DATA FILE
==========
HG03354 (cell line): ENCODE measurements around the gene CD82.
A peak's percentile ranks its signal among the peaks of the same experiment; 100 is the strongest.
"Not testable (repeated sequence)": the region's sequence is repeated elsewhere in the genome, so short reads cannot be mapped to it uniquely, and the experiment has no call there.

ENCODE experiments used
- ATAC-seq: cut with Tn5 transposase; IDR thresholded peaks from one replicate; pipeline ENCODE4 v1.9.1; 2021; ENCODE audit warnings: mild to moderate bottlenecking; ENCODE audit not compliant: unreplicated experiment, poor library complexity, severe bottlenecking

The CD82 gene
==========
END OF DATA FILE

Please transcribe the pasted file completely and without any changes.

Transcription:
HG03354 (cell line): ENCODE measurements around the gene CD82.
A peak's percentile ranks its signal among the peaks of the same experiment; 100 is the strongest.
"Not testable (repeated sequence)": the region's sequence is repeated elsewhere in the genome, so short reads cannot be mapped to it uniquely, and the experiment has no call there.

ENCODE experiments used
- ATAC-seq: cut with Tn5 transposase; IDR thresholded peaks from one replicate; pipeline ENCODE4 v1.9.1; 2021; ENCODE audit warnings: mild to moderate bottlenecking; ENCODE audit not compliant: unreplicated experiment, poor library complexity, severe bottlenecking

The CD82 gene